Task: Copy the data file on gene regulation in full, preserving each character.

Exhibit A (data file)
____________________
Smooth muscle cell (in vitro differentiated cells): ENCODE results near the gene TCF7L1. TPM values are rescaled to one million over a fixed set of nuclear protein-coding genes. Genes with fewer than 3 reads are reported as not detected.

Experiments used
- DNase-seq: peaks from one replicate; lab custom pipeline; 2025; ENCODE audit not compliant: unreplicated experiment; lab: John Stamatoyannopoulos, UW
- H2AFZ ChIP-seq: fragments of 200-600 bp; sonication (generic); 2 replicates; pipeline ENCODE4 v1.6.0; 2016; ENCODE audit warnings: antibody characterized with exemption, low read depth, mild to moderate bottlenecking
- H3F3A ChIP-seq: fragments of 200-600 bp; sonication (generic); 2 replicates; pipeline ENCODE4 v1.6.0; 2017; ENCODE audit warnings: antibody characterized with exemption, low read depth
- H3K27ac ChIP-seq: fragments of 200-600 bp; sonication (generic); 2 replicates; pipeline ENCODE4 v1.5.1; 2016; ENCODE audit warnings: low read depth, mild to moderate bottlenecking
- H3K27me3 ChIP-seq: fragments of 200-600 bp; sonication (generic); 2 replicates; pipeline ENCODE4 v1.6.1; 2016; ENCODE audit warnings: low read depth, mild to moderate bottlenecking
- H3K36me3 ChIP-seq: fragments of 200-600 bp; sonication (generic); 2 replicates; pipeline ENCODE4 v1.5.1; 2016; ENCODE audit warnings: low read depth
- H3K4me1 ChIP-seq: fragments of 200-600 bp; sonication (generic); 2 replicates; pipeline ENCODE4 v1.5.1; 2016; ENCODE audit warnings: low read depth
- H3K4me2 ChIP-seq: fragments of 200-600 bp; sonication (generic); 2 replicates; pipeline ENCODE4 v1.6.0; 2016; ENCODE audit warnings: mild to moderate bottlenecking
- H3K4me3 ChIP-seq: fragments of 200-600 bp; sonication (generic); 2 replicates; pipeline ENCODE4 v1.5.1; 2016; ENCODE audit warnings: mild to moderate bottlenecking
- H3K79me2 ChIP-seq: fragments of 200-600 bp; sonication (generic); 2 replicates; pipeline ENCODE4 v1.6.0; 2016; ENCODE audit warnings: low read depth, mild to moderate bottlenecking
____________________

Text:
Smooth muscle cell (in vitro differentiated cells): ENCODE results near the gene TCF7L1. TPM values are rescaled to one million over a fixed set of nuclear protein-coding genes. Genes with fewer than 3 reads are reported as not detected.

Experiments used
- DNase-seq: peaks from one replicate; lab custom pipeline; 2025; ENCODE audit not compliant: unreplicated experiment; lab: John Stamatoyannopoulos, UW
- H2AFZ ChIP-seq: fragments of 200-600 bp; sonication (generic); 2 replicates; pipeline ENCODE4 v1.6.0; 2016; ENCODE audit warnings: antibody characterized with exemption, low read depth, mild to moderate bottlenecking
- H3F3A ChIP-seq: fragments of 200-600 bp; sonication (generic); 2 replicates; pipeline ENCODE4 v1.6.0; 2017; ENCODE audit warnings: antibody characterized with exemption, low read depth
- H3K27ac ChIP-seq: fragments of 200-600 bp; sonication (generic); 2 replicates; pipeline ENCODE4 v1.5.1; 2016; ENCODE audit warnings: low read depth, mild to moderate bottlenecking
- H3K27me3 ChIP-seq: fragments of 200-600 bp; sonication (generic); 2 replicates; pipeline ENCODE4 v1.6.1; 2016; ENCODE audit warnings: low read depth, mild to moderate bottlenecking
- H3K36me3 ChIP-seq: fragments of 200-600 bp; sonication (generic); 2 replicates; pipeline ENCODE4 v1.5.1; 2016; ENCODE audit warnings: low read depth
- H3K4me1 ChIP-seq: fragments of 200-600 bp; sonication (generic); 2 replicates; pipeline ENCODE4 v1.5.1; 2016; ENCODE audit warnings: low read depth
- H3K4me2 ChIP-seq: fragments of 200-600 bp; sonication (generic); 2 replicates; pipeline ENCODE4 v1.6.0; 2016; ENCODE audit warnings: mild to moderate bottlenecking
- H3K4me3 ChIP-seq: fragments of 200-600 bp; sonication (generic); 2 replicates; pipeline ENCODE4 v1.5.1; 2016; ENCODE audit warnings: mild to moderate bottlenecking
- H3K79me2 ChIP-seq: fragments of 200-600 bp; sonication (generic); 2 replicates; pipeline ENCODE4 v1.6.0; 2016; ENCODE audit warnings: low read depth, mild to moderate bottlenecking